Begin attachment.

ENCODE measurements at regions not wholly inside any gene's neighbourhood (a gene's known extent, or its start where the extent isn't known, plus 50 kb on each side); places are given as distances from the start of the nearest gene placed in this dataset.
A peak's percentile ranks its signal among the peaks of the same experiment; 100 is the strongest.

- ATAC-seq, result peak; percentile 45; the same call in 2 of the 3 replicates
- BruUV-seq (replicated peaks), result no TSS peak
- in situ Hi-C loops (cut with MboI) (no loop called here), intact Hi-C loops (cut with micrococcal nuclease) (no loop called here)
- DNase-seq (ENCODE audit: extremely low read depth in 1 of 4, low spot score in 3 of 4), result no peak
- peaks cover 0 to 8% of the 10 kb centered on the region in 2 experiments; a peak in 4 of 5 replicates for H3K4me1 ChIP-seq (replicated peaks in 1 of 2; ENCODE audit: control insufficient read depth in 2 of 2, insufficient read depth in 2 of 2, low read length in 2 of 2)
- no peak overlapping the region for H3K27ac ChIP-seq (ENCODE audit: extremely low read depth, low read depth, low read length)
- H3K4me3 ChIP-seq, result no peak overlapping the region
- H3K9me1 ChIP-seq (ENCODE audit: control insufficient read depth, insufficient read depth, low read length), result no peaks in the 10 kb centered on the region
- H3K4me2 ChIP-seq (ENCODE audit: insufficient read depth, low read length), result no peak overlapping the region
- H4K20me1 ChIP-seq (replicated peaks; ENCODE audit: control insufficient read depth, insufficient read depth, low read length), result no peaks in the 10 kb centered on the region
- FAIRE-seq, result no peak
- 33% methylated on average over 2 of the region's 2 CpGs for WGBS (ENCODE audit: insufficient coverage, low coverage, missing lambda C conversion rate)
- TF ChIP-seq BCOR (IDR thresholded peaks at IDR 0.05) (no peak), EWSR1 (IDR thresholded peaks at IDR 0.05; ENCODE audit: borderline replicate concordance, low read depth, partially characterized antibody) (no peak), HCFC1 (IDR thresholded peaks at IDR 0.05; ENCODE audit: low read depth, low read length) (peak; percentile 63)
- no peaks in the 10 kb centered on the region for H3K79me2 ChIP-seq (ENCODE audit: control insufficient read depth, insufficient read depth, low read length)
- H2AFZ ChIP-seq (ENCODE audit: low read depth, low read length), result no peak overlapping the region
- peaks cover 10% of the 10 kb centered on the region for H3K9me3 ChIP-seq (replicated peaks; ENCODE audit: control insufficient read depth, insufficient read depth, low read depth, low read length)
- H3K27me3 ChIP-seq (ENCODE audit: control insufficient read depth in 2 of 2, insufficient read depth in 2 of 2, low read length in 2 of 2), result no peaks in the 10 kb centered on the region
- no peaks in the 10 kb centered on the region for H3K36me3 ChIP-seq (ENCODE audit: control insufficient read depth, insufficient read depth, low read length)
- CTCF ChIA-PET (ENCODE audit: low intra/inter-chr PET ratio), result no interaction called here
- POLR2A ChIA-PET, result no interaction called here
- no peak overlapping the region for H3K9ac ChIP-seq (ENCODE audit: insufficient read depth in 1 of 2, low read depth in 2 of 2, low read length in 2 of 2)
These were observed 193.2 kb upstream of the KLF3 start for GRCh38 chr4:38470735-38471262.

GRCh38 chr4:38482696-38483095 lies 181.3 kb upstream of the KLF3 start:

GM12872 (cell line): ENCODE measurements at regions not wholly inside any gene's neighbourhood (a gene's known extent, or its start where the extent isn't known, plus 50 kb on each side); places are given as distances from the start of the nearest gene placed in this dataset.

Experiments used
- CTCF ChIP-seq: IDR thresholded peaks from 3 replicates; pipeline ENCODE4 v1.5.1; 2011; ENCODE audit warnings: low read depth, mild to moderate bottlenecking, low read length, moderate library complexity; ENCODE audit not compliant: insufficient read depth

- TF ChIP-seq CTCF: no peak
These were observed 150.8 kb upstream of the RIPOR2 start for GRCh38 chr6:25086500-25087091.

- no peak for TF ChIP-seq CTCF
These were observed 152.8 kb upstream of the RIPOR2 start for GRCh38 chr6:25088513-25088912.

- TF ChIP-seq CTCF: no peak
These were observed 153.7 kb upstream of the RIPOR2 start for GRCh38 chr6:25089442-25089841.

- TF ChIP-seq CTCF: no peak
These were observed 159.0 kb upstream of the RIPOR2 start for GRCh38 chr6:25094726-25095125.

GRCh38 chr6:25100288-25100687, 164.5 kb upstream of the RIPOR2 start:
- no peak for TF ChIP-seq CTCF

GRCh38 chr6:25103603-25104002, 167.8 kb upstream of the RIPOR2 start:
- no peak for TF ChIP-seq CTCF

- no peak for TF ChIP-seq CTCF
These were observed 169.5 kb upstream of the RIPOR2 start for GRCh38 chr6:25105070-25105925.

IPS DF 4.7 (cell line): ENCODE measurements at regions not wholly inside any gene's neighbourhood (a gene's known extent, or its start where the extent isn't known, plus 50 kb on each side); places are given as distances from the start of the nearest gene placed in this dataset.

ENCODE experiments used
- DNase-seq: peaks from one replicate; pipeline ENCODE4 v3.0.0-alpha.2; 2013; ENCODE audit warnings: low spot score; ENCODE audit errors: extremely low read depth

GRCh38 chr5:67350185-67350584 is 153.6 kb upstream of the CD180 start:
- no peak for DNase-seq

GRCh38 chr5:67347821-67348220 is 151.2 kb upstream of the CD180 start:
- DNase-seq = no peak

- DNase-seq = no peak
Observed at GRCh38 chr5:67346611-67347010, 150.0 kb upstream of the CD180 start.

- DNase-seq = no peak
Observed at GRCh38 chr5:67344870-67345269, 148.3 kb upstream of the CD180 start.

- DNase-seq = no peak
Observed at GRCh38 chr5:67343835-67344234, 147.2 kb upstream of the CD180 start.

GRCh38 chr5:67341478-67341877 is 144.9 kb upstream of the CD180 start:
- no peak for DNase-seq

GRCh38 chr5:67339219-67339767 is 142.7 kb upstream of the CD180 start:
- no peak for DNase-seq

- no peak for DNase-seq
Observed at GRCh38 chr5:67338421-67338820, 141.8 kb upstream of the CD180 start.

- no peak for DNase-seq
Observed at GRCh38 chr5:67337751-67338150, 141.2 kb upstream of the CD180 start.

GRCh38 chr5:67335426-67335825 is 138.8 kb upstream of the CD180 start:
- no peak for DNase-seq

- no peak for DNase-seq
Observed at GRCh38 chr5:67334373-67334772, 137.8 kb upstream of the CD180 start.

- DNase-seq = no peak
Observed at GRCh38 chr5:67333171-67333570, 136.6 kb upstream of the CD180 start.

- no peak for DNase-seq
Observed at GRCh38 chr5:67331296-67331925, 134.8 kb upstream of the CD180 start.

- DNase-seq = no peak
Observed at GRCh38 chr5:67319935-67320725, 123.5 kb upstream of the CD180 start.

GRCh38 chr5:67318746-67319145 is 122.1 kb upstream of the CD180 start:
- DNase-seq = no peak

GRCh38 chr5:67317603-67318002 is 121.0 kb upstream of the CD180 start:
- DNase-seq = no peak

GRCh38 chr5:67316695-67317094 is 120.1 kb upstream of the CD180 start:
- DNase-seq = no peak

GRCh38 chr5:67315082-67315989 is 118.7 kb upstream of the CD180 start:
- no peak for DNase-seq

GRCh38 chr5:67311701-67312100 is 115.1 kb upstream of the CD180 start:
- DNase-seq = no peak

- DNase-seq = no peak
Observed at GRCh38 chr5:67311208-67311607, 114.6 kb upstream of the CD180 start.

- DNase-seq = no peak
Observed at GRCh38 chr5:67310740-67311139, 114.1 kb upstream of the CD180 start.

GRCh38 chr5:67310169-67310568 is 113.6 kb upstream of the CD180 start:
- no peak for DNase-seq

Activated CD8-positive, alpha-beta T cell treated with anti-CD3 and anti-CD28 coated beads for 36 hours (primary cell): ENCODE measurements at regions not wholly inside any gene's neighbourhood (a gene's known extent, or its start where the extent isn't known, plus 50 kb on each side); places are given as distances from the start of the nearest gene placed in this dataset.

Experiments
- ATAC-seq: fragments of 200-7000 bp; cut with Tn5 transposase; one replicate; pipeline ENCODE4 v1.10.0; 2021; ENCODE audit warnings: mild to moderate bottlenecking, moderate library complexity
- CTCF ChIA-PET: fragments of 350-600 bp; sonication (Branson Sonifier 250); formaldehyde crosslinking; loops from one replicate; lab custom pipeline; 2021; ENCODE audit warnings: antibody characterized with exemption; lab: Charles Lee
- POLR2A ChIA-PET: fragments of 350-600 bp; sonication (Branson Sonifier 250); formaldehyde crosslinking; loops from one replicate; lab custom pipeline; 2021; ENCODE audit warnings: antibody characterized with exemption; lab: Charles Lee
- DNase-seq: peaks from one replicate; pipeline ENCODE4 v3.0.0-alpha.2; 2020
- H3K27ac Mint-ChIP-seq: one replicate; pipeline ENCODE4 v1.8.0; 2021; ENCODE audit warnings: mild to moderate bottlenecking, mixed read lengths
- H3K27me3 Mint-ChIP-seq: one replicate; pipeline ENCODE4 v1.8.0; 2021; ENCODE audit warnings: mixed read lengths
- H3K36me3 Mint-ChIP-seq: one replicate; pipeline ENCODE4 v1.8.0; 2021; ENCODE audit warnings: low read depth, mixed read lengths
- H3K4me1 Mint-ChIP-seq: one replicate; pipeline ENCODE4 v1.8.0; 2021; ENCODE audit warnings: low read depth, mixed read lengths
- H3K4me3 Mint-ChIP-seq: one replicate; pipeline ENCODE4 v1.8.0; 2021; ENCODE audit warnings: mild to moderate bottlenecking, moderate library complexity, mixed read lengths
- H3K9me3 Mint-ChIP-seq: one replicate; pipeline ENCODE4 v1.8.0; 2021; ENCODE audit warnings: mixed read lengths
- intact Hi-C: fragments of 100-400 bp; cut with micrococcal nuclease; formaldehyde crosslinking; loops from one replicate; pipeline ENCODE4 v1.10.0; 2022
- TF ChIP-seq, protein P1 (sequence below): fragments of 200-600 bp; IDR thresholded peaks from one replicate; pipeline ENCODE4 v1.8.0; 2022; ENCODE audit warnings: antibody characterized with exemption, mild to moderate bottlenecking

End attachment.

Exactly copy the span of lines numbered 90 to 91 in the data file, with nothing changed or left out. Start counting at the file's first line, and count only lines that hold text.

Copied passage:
Activated CD8-positive, alpha-beta T cell treated with anti-CD3 and anti-CD28 coated beads for 36 hours (primary cell): ENCODE measurements at regions not wholly inside any gene's neighbourhood (a gene's known extent, or its start where the extent isn't known, plus 50 kb on each side); places are given as distances from the start of the nearest gene placed in this dataset.

Experiments